What is the definition of textbook or "raw" RSA?

What are some of the properties of textbook RSA?

How does it differ from other schemes based on RSA?

up vote 53 down vote accepted

Textbook RSA:

Choose two large primes $p$ and $q$. Let $n=p\cdot q$. Choose $e$ such that $gcd(e,\varphi(n))=1$ (where $\varphi(n)=(p-1)\cdot (q-1)$). Find $d$ such that $e\cdot d\equiv 1\bmod{\varphi(n)}$. In other words, $d$ is the modular inverse of $e$, ($d\equiv e^{-1}\bmod{\varphi(n)}$).

$(e, n)$ is the public key, $(d, n)$ the private one.

  • To encrypt a message $m$, compute $c\equiv m^e\mod n$.
  • To decrypt a ciphertext $c$, compute $m \equiv c^d\mod n$.

Signing and verifying messages is also defined (omitted for brevity).

Some (Undesirable) Properties of Textbook RSA:

  1. It is malleable. I.e., if you give me a ciphertext $c$ which encrypts $m$, I can compute $c'\equiv c\cdot 2^e\mod n$. When the owner of the private key decrypts $c'$, she will get $2m\mod n$. In other words, I can make predictable changes to ciphertexts.
  2. It is deterministic, and thus not semantically secure. I.e., I can distinguish between the encryptions of $0$ and $1$ (simply by encrypting both values myself and comparing the ciphertexts).

Differences with Deployed RSA:

  1. Padding
  2. Chinese Remainder Theorem is sometimes used in deployed systems for more efficient decryption.
  3. $e$ is often statically set to $65537 = 2^{16} + 1$ for encryption speed (since there are only two set bits in that number).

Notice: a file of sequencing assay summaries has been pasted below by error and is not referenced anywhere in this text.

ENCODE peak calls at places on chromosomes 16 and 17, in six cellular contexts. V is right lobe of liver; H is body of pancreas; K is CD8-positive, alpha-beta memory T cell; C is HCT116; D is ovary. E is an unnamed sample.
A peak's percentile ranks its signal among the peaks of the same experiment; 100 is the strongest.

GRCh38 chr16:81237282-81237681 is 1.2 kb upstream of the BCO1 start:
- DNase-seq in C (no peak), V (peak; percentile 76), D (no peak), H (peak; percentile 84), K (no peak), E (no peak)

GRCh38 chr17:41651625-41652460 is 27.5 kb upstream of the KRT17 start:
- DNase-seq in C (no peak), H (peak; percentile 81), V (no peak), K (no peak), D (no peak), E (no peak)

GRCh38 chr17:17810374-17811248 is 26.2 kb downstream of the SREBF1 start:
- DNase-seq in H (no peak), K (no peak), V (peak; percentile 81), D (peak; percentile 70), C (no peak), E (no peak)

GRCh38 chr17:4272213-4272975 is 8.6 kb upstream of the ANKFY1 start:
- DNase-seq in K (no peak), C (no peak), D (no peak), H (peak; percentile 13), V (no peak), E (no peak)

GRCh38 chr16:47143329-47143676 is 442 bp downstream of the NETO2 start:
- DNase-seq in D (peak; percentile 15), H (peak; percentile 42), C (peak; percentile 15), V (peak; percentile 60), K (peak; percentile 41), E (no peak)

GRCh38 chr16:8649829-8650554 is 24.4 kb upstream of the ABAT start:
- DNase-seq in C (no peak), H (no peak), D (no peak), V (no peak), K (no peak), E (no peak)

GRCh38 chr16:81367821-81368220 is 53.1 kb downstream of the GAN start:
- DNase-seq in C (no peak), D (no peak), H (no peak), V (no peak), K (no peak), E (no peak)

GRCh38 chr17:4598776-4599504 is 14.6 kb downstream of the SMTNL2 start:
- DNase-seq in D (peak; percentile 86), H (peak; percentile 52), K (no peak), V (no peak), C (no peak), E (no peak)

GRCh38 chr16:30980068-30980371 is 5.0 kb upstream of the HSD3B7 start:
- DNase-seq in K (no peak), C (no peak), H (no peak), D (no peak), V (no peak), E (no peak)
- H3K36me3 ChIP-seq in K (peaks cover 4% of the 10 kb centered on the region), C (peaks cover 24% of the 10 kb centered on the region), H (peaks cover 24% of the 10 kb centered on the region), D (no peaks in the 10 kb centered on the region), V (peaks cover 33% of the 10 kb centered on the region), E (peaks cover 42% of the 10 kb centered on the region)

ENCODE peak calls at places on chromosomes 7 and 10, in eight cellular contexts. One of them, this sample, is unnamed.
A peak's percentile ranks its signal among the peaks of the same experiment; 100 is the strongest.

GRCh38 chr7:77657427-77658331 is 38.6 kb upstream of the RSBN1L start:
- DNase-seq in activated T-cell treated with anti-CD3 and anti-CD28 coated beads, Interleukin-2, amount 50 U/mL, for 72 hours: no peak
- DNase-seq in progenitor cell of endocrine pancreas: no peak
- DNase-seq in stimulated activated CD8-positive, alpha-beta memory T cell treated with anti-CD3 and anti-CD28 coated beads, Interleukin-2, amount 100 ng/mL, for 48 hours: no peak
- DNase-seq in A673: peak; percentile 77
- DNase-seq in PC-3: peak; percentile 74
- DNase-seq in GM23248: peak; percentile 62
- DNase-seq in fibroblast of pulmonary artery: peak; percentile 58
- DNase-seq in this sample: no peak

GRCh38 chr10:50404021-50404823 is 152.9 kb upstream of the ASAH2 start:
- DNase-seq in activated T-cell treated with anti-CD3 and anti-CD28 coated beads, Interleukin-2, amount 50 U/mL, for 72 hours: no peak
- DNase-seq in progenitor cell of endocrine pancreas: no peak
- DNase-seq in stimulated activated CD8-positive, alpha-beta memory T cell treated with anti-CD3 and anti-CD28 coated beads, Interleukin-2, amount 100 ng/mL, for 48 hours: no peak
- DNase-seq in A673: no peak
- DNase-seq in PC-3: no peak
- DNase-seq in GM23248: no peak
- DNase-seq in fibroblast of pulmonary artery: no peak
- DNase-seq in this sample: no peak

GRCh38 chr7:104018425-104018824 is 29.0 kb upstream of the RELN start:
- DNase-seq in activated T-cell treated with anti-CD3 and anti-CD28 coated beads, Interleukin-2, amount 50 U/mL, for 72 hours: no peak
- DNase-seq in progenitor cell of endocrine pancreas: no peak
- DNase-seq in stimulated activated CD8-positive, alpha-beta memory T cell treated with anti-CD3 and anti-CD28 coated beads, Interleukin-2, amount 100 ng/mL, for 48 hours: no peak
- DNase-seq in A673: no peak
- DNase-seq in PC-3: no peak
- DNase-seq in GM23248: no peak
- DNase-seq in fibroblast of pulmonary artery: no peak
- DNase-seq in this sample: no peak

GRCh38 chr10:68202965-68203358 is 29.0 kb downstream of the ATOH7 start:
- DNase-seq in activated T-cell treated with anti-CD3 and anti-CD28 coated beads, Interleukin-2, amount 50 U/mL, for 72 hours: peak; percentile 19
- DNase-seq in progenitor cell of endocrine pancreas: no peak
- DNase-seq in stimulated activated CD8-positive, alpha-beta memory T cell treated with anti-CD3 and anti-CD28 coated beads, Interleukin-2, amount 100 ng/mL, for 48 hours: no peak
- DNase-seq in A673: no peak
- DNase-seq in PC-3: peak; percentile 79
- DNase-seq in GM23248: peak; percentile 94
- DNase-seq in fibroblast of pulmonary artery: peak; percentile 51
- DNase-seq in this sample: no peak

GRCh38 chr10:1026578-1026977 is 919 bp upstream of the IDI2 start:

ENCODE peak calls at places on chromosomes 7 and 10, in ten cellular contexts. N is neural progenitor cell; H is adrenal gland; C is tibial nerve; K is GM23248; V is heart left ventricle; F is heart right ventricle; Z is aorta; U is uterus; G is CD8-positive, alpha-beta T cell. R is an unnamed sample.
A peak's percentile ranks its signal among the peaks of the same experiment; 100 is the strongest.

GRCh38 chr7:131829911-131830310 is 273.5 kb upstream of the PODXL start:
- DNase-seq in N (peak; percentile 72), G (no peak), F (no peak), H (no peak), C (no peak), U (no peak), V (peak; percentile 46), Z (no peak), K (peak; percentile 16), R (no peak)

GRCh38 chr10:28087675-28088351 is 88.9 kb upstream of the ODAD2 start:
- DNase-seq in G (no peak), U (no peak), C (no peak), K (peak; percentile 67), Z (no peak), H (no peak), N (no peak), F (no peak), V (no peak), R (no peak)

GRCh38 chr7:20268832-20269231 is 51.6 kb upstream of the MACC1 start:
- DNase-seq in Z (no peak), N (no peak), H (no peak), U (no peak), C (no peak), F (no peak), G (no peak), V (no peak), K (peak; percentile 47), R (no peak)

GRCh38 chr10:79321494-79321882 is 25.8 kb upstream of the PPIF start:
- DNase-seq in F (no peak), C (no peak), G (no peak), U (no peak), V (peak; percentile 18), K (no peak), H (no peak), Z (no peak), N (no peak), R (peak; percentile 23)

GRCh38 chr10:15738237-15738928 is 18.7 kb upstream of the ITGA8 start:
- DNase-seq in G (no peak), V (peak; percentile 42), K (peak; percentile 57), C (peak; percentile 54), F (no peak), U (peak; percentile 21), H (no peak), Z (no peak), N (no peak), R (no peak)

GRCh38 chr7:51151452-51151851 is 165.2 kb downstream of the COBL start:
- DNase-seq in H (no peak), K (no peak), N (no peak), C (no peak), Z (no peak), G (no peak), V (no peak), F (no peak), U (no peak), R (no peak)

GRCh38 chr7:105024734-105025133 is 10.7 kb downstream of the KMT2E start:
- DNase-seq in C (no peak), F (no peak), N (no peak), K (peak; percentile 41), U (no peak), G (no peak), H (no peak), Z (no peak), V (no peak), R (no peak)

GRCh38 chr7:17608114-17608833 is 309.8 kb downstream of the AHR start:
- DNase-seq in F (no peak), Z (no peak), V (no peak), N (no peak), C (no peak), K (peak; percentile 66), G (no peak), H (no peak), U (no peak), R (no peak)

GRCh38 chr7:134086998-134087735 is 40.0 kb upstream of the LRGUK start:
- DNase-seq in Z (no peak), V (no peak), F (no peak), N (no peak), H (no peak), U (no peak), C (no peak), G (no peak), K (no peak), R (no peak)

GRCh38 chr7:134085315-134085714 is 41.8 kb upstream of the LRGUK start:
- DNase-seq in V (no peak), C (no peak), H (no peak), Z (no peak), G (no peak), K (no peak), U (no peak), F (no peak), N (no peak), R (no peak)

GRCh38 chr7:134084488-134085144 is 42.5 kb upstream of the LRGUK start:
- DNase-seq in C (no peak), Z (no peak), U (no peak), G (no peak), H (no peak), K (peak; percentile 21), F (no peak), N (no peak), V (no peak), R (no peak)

4. Side-channel attack mitigations can be put in place for deployed systems too.

In no way is my list comprehensive, but hopefully this helps.

  • 1
    Some textbooks, and actual implementations, use $e\cdot d\equiv 1\pmod{ LCM(p-1,q-1)}$, which covers all working $d$, rather than some working $d$. – fgrieu Dec 13 '11 at 18:03
  • 3
    Also it leaks the jacobi symbole of the message. You can know if your medsage is a quadratic residue – David 天宇 Wong Dec 9 '14 at 1:27
  • For completeness, you might also want to note that textbook RSA is insecure for short messages. In particular, there's an obvious attack whenever $m^e < n$ (just take the non-modular $e$-th root), but there are other attacks that apply even when $e$ is large but $m$ is small. – Ilmari Karonen Sep 24 '16 at 16:35
  • @David天宇Wong Can you explain (or give a reference) the Jacobi symbol leakage? – tamhzeo Nov 22 at 13:03
  • I've tried to get a list of attacks that are possible on textbook RSA here. That kind-of failed as there were a lot more than expected. As indicated correctly in this answer "In no way is my list comprehensive"... And neither should it be, it is a separate topic - if not more - on its own. – Maarten Bodewes Nov 22 at 15:23

RSA is both an encryption and signature function. I have heard the term "textbook RSA" used mostly with the encryption function, but the same basic principle applies to RSA signatures as well. It is essentially RSA without any padding.